Every Challenge I See in Nigeria Represents Opportunity – Metha, Tomato Jos Founder
Initially, Mira Mehta’s intention was not to start any venture in Nigeria but to resume her job at Clinton Health Access Initiative. But in time, her passion and inquisitiveness paved way for her to own acres of tomato farmland that is producing tomato paste known as Tomato Jos in Plateau State, Nigeria.
According to Mehta, she spotted rural farmers struggling with their tomatoes rotting out before reaching the consumers. At that time, her friend was taking her around Northern Kaduna and showed her a particular tomato town where tomato farmers face market glut yearly. This prompted her to take up the challenge and start something around it.
Mehta saw that every challenge in Nigeria represented an opportunity for her and it propelled her to find a solution. She said that tomato was one of the most obvious problems at that time and many companies were trying to solve it.
“There were companies that had seen the opportunities at that time but for me, human resources and development are important and has huge opportunities in terms of education and vocational training for young people to be able to position themselves to get better jobs and further their own businesses”
“There were companies that had seen the opportunities at that time but for me, human resources and development are important and has huge opportunities in terms of education and vocational training for young people to be able to position themselves to get better jobs and further their own businesses”, she said.
Mehta did not make hasty decisions to start anything until she had gathered enough information on the idea revealed. She did not start until she read articles by Dangote doing the same thing in 2013 and that encouraged her, knowing that challenges are different on different scale.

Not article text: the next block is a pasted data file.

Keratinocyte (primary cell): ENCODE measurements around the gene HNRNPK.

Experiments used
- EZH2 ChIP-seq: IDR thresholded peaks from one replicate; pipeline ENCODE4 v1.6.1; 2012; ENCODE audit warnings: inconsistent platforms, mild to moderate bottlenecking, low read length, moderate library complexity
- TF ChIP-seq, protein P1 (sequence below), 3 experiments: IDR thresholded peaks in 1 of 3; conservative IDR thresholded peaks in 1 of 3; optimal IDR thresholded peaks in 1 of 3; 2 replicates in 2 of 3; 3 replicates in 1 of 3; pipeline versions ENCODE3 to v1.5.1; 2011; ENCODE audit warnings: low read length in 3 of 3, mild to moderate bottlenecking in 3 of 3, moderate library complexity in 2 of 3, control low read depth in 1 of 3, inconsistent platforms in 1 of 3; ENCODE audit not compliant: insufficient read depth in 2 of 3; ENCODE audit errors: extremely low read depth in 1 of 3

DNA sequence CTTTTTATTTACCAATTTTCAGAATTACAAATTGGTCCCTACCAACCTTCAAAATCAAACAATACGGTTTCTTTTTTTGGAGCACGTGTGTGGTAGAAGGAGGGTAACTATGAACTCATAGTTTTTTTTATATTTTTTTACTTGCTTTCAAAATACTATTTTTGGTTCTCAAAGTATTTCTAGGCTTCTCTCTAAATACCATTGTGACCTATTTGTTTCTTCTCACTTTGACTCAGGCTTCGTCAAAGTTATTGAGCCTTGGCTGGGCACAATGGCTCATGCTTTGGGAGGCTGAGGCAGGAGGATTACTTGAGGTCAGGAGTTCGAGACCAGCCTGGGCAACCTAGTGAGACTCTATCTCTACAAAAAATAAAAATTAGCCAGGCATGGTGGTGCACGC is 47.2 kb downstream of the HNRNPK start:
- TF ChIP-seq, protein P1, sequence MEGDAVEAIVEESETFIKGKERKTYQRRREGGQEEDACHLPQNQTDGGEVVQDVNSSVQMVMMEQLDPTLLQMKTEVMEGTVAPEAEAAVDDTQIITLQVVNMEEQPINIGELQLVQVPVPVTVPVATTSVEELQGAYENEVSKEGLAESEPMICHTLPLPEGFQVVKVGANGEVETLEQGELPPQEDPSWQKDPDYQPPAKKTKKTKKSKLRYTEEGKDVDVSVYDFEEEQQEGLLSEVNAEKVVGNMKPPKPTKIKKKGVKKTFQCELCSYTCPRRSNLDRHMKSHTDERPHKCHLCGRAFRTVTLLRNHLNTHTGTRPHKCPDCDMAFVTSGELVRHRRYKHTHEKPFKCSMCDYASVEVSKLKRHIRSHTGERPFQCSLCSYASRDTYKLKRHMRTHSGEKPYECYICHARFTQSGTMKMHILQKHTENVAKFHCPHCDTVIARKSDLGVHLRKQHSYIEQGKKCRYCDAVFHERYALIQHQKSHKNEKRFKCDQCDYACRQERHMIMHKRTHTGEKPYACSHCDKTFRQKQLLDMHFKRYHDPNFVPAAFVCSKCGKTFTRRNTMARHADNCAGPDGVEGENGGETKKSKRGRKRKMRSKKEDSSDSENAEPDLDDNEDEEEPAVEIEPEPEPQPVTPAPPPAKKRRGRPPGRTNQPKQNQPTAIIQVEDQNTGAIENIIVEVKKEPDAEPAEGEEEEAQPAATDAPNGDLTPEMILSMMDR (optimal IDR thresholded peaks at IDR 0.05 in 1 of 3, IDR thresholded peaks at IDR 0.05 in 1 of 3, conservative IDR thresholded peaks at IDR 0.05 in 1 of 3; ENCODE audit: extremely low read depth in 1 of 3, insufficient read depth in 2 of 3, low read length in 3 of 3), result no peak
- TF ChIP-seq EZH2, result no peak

She mentioned challenges in infrastructure; trucks break down, buying of diesel, paying for maintenance and perception of people towards Northern Nigerian.
“Most people in Lagos don’t want to come up North but the reality is, the North is very diverse and there are hundreds of different languages, different tribes and different cultures. They term the whole north as Hausa people, it’s a misleading term when you get to the community, and you see the differences between them”
According to the Harvard graduate, the venture company has thirty-four employees and fifteen assistant labourers that work on the nucleus farm. Since inception, the farm has not received any subvention from Nigerian government but sourced for a fund to start the enterprise that is well known in Northern Nigerian.
She said that the company is now working with Nigeria Export Promotional Council to understand what export processes is all about but has not been able to receive any support in terms of agricultural loans from government, she hopes to get that later this year. For us, we are trying to do the business with a sizeable business model and that enables us to produce in Nigeria and for Nigerian market.”
Tomato Jos is here to stay and has no plans on leaving the CEO reiterated. “We are focused solely on the north, our import is very low, the only thing we have to import is fertilizer which is blended and packaged in Nigeria though it is still expensive but everything we are using is still locally produced and we don’t face the Foreign Exchange challenge most organisations face. For us, we are trying to do the business with a sizeable business model and that enables us to produce in Nigeria and for Nigerian market.”
In a way to empower farmers in the communities, she said Tomato Jos will teach farmers best practices on a model farm, so they can set them up for success on their own. With new techniques taught, the startup will equip farmers with high-quality seeds, fertilizer and on-site advice when problems arise. When it is time to harvest, Tomato Jos will buy farmers’ tomatoes at a fair price and then use them to make an all-natural tomato paste which she hopes to start selling in grocery stores.
“In terms of sustainability in the communities, we are trying to involve the communities through agro program to contract tomatoes from farmers and also through employees benefit program that will be provided such as loans and other forms of assistance like getting them bank accounts, which will help them save. Thingslike this will increase our sustainability within that community and will keep the communities’ desire to keep us running in business”, Mehta mentioned.
I always like to say that the best way to get me to do something is to tell me you don’t think I can do it. I love challenges, and beating the odds, and I want to build an amazing company here in Nigeria that will inspire other people, too
Nigerians refer to a “cute girl” as “Tomato Jos” because the tomatoes from Jos are especially sweet and juicy.